Overall, the top 10 most expensive cities for tenants are located in southern Germany, the most prosperous part of the country.

READ ALSO: High costs, long queues and discrimination: What it's like to rent in Germany

The top 20 most expensive cities and municipalities

Karlsfeld (Bavaria, most expensive municipality)

Stuttgart (Baden-Württemberg), most expensive city)

Leinfelden-Echterdingen (Baden-Württemberg)

Germering (Bavaria)

Dachau (Bavaria)

Munich (Bavaria)

Tübingen (Baden-Württemberg)

Ludwigsburg (Baden-Württemberg)

Erding (Bavaria)

Ditzingen (Baden-Württemberg)

Darmstadt (Hesse)

Kornwestheim (Baden-Württemberg)


Esslingen am Neckar (Baden-Württemberg)

Wiesbaden (Hesse)

Leonberg (Baden-Württemberg)

Fellbach (Baden-Württemberg)

Konstanz (Baden-Württemberg)

Düsseldorf (North-Rhine Westphalia)

Frankfurt am Main (Hesse)

The first eastern German city in the ranking is Jena, which comes in at 90th place, where rents are roughly at the national average level.

F+B annually compares rent overviews and the development of the housing costs to find out what Germany's tenants have to pay on average.

The company examines the net cold rents of typical 65 square metre flats in municipalities and cities with at least 20,000 people to produce a rent index. In 2019 there were 351 cities in the index.

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EXPLAINED: How to sublet your apartment in Germany

If you’re going away for a period of time or want to cut your living costs, subletting your flat can seem like an appealing option. But there are a lot of things you need to consider first. We break them down.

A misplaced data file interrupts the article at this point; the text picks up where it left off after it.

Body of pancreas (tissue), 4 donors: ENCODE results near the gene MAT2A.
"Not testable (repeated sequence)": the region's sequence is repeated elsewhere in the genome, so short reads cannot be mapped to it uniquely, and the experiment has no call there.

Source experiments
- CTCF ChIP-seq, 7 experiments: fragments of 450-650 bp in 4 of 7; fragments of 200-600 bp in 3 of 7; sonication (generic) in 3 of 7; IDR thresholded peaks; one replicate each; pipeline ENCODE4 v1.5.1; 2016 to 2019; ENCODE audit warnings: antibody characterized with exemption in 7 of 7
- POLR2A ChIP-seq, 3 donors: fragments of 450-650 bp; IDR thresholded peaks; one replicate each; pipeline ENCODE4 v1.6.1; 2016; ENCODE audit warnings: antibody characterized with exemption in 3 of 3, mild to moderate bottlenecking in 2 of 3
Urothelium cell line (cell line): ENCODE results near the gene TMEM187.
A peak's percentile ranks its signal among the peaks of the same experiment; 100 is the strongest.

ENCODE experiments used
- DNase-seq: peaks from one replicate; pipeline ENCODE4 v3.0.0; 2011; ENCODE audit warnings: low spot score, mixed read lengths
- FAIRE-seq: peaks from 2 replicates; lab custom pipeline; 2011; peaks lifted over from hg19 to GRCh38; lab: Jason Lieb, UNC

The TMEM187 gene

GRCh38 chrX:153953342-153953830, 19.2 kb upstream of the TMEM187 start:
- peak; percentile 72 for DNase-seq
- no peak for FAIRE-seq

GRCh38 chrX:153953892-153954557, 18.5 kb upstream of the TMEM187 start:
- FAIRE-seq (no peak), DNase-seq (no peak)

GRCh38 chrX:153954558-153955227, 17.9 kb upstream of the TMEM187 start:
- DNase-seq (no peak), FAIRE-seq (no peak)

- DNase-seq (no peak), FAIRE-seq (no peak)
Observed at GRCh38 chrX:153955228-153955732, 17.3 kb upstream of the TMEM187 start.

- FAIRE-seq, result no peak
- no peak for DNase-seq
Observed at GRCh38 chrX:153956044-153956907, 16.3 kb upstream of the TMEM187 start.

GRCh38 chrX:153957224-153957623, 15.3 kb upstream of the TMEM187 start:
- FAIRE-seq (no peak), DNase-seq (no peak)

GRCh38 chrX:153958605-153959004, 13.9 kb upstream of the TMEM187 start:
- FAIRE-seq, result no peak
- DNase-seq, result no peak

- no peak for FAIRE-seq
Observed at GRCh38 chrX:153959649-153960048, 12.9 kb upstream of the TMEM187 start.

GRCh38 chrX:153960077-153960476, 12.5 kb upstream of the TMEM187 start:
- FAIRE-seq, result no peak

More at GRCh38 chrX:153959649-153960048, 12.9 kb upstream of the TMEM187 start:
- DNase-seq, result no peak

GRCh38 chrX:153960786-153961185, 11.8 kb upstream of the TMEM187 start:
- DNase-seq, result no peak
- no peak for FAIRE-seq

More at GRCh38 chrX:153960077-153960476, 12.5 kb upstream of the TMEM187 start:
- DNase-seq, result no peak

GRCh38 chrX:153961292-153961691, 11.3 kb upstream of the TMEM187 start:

EXPLAINED: How to sublet your apartment in Germany

What is subletting?

A subletting arrangement is when a subtenant is allowed to use the main tenant’s apartment, or part of it, in return for payment.

Having visitors in your home, even for a period of up to six weeks, does not count as subletting and you do not have to inform your landlord. But be careful: If the visitor starts paying rent, this becomes a sub-letting arrangement and if the visitor stays more than six weeks in a row, you have a duty to inform your landlord.

READ ALSO: The most expensive (and cheapest) cities in Germany to rent a room

If close family members such as parents, children, partners or spouses move in with you, this is also not a subletting arrangement and is considered part of the normal use of the rented property. 

However, you should inform your landlord of such a change in circumstance, not least because at some point the new person living in your apartment will at some point need to register with the local authorities.

Do I have to tell my landlord?

Yes. Regardless of whether you are just subletting a room or your whole apartment, you have to inform your landlord and, in most cases, you are required by law to obtain the landlord’s permission to sub-rent. This applies for whatever time period you want to sublet for: whether it’s for a weekend or for six months.